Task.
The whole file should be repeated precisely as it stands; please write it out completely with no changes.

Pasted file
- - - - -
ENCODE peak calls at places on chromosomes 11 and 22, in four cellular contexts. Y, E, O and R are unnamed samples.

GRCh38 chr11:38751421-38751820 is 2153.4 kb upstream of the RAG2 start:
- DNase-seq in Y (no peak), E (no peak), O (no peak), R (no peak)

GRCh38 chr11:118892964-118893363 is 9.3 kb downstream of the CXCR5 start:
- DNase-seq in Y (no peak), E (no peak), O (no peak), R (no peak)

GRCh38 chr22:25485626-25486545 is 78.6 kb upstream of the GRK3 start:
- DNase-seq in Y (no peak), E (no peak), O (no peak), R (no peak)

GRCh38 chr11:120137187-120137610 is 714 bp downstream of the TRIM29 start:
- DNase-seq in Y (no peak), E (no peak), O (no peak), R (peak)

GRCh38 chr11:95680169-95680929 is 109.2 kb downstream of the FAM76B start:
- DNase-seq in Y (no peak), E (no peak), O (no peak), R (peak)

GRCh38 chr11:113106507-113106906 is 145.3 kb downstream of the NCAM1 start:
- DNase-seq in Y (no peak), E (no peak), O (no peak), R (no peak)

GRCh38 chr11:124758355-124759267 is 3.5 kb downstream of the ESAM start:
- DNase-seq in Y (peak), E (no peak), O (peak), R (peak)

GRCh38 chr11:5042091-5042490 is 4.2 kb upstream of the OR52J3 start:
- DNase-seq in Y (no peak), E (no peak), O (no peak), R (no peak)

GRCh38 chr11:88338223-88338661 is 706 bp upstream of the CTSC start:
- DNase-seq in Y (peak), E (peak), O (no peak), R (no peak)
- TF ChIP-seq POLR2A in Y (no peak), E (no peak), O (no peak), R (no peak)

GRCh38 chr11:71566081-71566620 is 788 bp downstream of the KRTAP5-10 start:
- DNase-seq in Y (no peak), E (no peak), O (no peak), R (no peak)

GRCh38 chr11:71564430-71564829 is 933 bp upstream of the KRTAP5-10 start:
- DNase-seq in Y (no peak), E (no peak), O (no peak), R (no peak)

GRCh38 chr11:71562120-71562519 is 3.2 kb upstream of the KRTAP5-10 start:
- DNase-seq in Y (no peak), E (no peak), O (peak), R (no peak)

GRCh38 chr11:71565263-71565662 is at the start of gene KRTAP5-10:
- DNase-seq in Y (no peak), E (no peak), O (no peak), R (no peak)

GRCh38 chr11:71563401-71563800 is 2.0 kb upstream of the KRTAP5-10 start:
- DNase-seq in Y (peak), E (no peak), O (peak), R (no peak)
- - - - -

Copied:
ENCODE peak calls at places on chromosomes 11 and 22, in four cellular contexts. Y, E, O and R are unnamed samples.

GRCh38 chr11:38751421-38751820 is 2153.4 kb upstream of the RAG2 start:
- DNase-seq in Y (no peak), E (no peak), O (no peak), R (no peak)

GRCh38 chr11:118892964-118893363 is 9.3 kb downstream of the CXCR5 start:
- DNase-seq in Y (no peak), E (no peak), O (no peak), R (no peak)

GRCh38 chr22:25485626-25486545 is 78.6 kb upstream of the GRK3 start:
- DNase-seq in Y (no peak), E (no peak), O (no peak), R (no peak)

GRCh38 chr11:120137187-120137610 is 714 bp downstream of the TRIM29 start:
- DNase-seq in Y (no peak), E (no peak), O (no peak), R (peak)

GRCh38 chr11:95680169-95680929 is 109.2 kb downstream of the FAM76B start:
- DNase-seq in Y (no peak), E (no peak), O (no peak), R (peak)

GRCh38 chr11:113106507-113106906 is 145.3 kb downstream of the NCAM1 start:
- DNase-seq in Y (no peak), E (no peak), O (no peak), R (no peak)

GRCh38 chr11:124758355-124759267 is 3.5 kb downstream of the ESAM start:
- DNase-seq in Y (peak), E (no peak), O (peak), R (peak)

GRCh38 chr11:5042091-5042490 is 4.2 kb upstream of the OR52J3 start:
- DNase-seq in Y (no peak), E (no peak), O (no peak), R (no peak)

GRCh38 chr11:88338223-88338661 is 706 bp upstream of the CTSC start:
- DNase-seq in Y (peak), E (peak), O (no peak), R (no peak)
- TF ChIP-seq POLR2A in Y (no peak), E (no peak), O (no peak), R (no peak)

GRCh38 chr11:71566081-71566620 is 788 bp downstream of the KRTAP5-10 start:
- DNase-seq in Y (no peak), E (no peak), O (no peak), R (no peak)

GRCh38 chr11:71564430-71564829 is 933 bp upstream of the KRTAP5-10 start:
- DNase-seq in Y (no peak), E (no peak), O (no peak), R (no peak)

GRCh38 chr11:71562120-71562519 is 3.2 kb upstream of the KRTAP5-10 start:
- DNase-seq in Y (no peak), E (no peak), O (peak), R (no peak)

GRCh38 chr11:71565263-71565662 is at the start of gene KRTAP5-10:
- DNase-seq in Y (no peak), E (no peak), O (no peak), R (no peak)

GRCh38 chr11:71563401-71563800 is 2.0 kb upstream of the KRTAP5-10 start:
- DNase-seq in Y (peak), E (no peak), O (peak), R (no peak)